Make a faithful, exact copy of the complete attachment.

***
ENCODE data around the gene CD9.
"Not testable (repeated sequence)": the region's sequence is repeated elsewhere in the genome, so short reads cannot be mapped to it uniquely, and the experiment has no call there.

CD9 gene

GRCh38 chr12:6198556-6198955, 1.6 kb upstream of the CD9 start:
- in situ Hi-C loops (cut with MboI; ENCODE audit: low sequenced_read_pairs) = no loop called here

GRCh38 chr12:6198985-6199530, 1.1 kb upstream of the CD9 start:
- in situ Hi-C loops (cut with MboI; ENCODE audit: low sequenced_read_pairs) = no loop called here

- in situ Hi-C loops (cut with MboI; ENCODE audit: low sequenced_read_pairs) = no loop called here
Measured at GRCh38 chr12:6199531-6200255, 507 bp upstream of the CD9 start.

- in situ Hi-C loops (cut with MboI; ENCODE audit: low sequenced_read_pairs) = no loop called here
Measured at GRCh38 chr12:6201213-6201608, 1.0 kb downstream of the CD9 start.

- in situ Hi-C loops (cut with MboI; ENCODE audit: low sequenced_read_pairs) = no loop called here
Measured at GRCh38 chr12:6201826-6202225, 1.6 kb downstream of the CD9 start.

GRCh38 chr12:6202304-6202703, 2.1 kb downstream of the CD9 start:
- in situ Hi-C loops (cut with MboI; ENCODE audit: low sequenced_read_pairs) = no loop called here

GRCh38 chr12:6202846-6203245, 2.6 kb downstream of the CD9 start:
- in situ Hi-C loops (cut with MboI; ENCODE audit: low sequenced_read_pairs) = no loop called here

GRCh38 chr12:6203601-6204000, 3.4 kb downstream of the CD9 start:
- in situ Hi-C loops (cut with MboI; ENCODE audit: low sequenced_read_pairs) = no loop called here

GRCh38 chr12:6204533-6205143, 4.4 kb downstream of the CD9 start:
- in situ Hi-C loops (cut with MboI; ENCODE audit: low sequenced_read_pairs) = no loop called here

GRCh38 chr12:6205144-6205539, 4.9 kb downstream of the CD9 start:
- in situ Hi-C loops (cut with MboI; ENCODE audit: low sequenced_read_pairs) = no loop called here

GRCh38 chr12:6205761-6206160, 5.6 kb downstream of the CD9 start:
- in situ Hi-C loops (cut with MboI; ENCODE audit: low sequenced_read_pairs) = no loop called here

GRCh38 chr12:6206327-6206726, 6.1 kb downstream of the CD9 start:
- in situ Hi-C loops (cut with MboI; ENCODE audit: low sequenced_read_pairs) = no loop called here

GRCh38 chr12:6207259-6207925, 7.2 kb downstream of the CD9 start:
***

ENCODE data around the gene CD9.
"Not testable (repeated sequence)": the region's sequence is repeated elsewhere in the genome, so short reads cannot be mapped to it uniquely, and the experiment has no call there.

CD9 gene

GRCh38 chr12:6198556-6198955, 1.6 kb upstream of the CD9 start:
- in situ Hi-C loops (cut with MboI; ENCODE audit: low sequenced_read_pairs) = no loop called here

GRCh38 chr12:6198985-6199530, 1.1 kb upstream of the CD9 start:
- in situ Hi-C loops (cut with MboI; ENCODE audit: low sequenced_read_pairs) = no loop called here

- in situ Hi-C loops (cut with MboI; ENCODE audit: low sequenced_read_pairs) = no loop called here
Measured at GRCh38 chr12:6199531-6200255, 507 bp upstream of the CD9 start.

- in situ Hi-C loops (cut with MboI; ENCODE audit: low sequenced_read_pairs) = no loop called here
Measured at GRCh38 chr12:6201213-6201608, 1.0 kb downstream of the CD9 start.

- in situ Hi-C loops (cut with MboI; ENCODE audit: low sequenced_read_pairs) = no loop called here
Measured at GRCh38 chr12:6201826-6202225, 1.6 kb downstream of the CD9 start.

GRCh38 chr12:6202304-6202703, 2.1 kb downstream of the CD9 start:
- in situ Hi-C loops (cut with MboI; ENCODE audit: low sequenced_read_pairs) = no loop called here

GRCh38 chr12:6202846-6203245, 2.6 kb downstream of the CD9 start:
- in situ Hi-C loops (cut with MboI; ENCODE audit: low sequenced_read_pairs) = no loop called here

GRCh38 chr12:6203601-6204000, 3.4 kb downstream of the CD9 start:
- in situ Hi-C loops (cut with MboI; ENCODE audit: low sequenced_read_pairs) = no loop called here

GRCh38 chr12:6204533-6205143, 4.4 kb downstream of the CD9 start:
- in situ Hi-C loops (cut with MboI; ENCODE audit: low sequenced_read_pairs) = no loop called here

GRCh38 chr12:6205144-6205539, 4.9 kb downstream of the CD9 start:
- in situ Hi-C loops (cut with MboI; ENCODE audit: low sequenced_read_pairs) = no loop called here

GRCh38 chr12:6205761-6206160, 5.6 kb downstream of the CD9 start:
- in situ Hi-C loops (cut with MboI; ENCODE audit: low sequenced_read_pairs) = no loop called here

GRCh38 chr12:6206327-6206726, 6.1 kb downstream of the CD9 start:
- in situ Hi-C loops (cut with MboI; ENCODE audit: low sequenced_read_pairs) = no loop called here

GRCh38 chr12:6207259-6207925, 7.2 kb downstream of the CD9 start: